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Chain Home Radar Station Ch07

Hob Uid: 1476551
Location :
East Sussex
Wealden
Pevensey
Grid Ref : TQ6428607157
Summary : A Chain Home radar station at Pevensey that was established by February 1940. The station provided early warning of enemy aircraft for the south coast, overlooking the English Channel towards the raid assembly areas in northern France. Thus it was an important element of the country's early warning system during the Battle of Britain, particularly for the heavily engaged 11 Group RAF Fighter Command. As such it was targeted and bombed by the Luftwaffe on "Adlertag" or "Eagle Day", the all-out German air assault from 13th August 1940. Chain Home stations comprised transmission and receiver blocks, four 240ft timber receiver aerial towers, four 350ft steel transmitter aerial towers and other buildings such as dispersed accommodation huts, guard huts and standby set houses. From 1940 defensive measures were installed at radar stations, including Light Anti-Aircraft guns, pill boxes, road blocks and air raid shelters. The site was remodelled and technically restored in the early 1950s as part of the Rotor programme. The technical site at Pevensey Rotor station was centred at TQ 644 073. The domestic site for the station was situated at Wartling GCI radar station. The radar station was disused by 1958 and the site was sold. The radar station survives in almost complete condition. The receiver block compete with protective earthen mound remains extant at TQ 6410 0702, with a full set of aerial bases. The transmission block located at TQ 6440 0722 also has its earthen mound and four aerial bases set in a line immediately to the north of it aligned from east to west. Many other features of the station, including air raid shelters, married wardens quarters and ancillary buildings remain extant throughout the site. The buried reserves- where replacement transmission and receiver equipment were stored- and their attached aerial bases remain undisturbed at TQ 6440 0689.
More information : A Chain Home radar station located at Pevensey (TQ 640 069) established by February 1940. Chain Home stations comprised transmission and receiver huts, 240ft timber receiver aerial towers, 350ft steel transmitter aerial towers that stood on four concrete pads, and other buildings such as dispersed accommodation huts and guard huts. From 1940 defensive measures were installed at radar stations, including Light Anti-Aircraft guns, pill boxes and air raid shelters. (1)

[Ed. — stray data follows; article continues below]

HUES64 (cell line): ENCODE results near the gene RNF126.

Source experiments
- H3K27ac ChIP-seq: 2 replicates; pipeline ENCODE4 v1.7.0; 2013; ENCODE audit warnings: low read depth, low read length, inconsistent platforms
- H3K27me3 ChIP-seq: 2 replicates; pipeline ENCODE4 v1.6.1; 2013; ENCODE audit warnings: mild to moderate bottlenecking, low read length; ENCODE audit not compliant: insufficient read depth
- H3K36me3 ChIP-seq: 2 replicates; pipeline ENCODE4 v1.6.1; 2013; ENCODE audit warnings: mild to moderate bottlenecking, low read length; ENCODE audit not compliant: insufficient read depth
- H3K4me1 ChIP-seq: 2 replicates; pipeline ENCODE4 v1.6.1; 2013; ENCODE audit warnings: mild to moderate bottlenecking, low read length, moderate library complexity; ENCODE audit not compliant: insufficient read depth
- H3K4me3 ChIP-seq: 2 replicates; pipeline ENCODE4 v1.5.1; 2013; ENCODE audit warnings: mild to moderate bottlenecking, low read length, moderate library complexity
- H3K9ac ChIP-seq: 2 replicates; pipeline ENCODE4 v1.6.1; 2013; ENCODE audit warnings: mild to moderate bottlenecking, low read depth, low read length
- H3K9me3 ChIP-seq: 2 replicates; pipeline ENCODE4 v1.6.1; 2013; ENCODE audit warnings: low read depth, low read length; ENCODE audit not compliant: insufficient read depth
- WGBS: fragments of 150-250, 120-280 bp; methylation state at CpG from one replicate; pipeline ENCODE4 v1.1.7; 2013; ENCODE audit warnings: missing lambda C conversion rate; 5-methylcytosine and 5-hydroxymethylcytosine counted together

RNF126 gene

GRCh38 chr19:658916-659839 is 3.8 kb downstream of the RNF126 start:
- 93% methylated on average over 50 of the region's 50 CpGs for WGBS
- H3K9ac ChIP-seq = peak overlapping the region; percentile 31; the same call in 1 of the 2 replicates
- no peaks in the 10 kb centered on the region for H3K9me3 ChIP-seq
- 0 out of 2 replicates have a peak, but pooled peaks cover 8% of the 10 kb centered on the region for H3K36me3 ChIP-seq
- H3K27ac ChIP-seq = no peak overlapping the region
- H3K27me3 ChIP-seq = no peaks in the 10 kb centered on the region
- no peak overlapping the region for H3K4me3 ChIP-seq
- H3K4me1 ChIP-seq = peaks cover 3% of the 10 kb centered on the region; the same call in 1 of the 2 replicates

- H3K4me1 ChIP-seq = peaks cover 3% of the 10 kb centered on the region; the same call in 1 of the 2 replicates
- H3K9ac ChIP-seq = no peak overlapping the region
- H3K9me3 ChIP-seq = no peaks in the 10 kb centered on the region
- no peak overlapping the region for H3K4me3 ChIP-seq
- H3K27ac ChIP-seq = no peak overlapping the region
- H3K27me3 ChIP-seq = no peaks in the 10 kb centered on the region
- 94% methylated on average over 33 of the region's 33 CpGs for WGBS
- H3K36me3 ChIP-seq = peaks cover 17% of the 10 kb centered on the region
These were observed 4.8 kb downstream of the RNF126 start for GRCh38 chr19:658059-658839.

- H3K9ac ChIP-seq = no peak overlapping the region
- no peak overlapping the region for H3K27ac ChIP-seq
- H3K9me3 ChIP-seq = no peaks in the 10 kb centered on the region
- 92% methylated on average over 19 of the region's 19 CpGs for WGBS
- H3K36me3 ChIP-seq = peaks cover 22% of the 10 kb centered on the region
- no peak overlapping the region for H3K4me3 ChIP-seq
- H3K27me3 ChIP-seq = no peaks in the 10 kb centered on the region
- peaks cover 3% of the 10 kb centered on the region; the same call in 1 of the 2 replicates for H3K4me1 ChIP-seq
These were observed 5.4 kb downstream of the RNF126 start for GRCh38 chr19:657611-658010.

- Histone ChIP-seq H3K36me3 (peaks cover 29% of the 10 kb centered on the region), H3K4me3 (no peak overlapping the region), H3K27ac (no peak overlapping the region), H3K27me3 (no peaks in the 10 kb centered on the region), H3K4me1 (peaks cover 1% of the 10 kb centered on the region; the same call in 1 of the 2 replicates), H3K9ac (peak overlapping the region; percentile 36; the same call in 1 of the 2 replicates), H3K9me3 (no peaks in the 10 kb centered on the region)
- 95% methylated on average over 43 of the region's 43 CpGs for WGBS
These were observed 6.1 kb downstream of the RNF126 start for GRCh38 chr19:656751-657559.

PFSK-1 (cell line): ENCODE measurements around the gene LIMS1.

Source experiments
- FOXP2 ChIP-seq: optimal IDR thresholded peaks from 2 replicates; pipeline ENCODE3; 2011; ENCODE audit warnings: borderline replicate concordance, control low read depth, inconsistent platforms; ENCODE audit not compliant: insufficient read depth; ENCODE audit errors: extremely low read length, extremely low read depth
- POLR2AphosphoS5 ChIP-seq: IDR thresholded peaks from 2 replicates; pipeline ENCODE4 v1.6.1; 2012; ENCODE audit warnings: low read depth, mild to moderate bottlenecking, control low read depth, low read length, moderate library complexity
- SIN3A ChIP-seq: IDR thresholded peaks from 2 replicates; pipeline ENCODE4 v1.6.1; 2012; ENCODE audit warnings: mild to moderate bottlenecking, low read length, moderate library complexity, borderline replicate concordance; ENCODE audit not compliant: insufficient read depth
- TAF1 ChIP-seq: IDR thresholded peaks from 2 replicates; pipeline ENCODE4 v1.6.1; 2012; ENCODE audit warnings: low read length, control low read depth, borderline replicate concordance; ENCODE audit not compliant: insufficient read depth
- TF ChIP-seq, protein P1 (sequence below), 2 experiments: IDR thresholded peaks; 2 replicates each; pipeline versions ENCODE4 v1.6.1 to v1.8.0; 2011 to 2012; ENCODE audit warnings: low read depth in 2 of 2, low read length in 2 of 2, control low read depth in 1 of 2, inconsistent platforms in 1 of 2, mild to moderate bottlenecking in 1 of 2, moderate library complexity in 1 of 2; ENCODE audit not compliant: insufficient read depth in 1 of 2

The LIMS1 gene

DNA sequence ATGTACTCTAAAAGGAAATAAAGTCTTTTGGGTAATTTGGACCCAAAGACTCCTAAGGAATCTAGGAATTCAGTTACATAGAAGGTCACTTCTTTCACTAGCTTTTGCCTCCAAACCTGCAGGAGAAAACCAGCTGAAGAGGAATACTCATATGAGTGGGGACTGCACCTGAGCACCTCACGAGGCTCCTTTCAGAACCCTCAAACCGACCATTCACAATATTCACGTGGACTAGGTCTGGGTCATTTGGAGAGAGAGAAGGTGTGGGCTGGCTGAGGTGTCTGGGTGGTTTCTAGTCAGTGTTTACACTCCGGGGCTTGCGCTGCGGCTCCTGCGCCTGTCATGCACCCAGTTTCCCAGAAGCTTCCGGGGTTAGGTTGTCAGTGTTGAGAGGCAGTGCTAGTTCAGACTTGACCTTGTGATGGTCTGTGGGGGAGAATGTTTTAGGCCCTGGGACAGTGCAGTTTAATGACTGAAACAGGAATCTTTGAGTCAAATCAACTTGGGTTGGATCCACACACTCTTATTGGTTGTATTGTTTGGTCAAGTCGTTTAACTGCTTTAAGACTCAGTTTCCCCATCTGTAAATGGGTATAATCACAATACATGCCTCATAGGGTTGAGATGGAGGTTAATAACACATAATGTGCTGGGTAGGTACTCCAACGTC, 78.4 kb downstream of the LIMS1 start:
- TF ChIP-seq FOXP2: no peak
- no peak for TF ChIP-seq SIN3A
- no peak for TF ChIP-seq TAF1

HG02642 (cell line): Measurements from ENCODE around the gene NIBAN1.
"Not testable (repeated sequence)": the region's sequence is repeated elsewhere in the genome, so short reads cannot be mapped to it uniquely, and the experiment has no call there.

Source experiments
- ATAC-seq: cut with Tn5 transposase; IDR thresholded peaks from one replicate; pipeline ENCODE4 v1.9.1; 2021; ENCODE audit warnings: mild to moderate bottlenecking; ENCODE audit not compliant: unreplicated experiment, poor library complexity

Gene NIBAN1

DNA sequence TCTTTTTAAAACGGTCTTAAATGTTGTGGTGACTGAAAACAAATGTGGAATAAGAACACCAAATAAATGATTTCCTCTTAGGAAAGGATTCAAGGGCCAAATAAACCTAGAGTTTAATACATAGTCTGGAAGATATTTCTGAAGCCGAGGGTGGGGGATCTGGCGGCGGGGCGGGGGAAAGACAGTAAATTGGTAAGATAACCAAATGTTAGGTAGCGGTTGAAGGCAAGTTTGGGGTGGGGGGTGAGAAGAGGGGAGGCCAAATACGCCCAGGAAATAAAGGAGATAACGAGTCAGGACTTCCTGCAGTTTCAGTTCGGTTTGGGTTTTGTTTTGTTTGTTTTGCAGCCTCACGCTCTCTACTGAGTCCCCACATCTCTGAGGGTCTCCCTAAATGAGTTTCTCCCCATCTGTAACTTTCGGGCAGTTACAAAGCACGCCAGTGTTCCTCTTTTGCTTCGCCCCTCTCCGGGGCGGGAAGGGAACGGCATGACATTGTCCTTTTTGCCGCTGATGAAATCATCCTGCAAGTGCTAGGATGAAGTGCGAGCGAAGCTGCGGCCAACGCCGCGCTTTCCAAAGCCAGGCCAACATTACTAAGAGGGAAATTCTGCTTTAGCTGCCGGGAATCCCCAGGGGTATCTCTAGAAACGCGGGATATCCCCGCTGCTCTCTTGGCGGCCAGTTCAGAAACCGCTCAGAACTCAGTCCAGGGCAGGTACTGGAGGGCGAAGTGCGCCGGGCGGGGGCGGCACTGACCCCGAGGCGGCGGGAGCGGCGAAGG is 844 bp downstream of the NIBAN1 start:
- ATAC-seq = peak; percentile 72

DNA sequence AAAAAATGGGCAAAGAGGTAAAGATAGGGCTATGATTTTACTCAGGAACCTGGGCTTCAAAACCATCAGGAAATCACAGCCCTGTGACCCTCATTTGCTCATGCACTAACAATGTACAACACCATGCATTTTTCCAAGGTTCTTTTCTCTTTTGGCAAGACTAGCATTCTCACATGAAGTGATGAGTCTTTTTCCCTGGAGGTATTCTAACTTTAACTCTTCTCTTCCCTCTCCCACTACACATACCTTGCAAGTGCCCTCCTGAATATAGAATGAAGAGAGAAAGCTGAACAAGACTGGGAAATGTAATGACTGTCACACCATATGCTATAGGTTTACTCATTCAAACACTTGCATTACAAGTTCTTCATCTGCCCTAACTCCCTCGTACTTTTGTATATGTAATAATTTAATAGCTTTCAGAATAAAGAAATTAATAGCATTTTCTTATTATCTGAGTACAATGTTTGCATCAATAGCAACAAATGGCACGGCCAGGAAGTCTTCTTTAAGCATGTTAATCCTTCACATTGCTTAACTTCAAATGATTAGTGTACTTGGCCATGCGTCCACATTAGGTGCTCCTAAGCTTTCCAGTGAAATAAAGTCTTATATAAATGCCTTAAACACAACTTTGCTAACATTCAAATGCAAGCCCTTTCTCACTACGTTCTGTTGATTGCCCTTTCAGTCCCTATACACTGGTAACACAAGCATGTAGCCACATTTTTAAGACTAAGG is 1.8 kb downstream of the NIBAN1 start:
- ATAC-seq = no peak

Pevensey Chain Home radar station survives in almost complete condition. Aerial photography shows that a receiver block, located at TQ 6410 0702, is still surrounded by its protective earthen mound and a full set of aerial bases. Three closely situated ancillary buildings and an air raid shelter remains extant. The remains of two building earlier buildings are visible- one immediately to the south of the operations block, the second to the north-east edge of the most north-eastern receiver aerial base. The standby set house is located at TQ 6426 0720 in excellent condition with its earthen mound, and two air raid shelters are located approx. 200 metres south of it. The transmission block, located at TQ 6640 0722, is protected by an earthen mound and has a full set of aerial bases stretching in a line from east to west immediately to the north of it. An air raid shelter is located to the south-east of the transmission block.
The area known as Pylon Cottages at TQ 6458 0738 consists of the married wardens quarters, an air raid shelter and various ancillary buildings and structures, though parts have been built over. The original track layout and other ancillary buildings are visible across the site. The buried reserves for the transmission and receiver equipment and their attached aerial bases are visible and undisturbed at TQ 6440 0689. (2)

RAF Pevensey provided early warning for the south coast and English Channel, looking over the raid assembly areas in northern France. (3)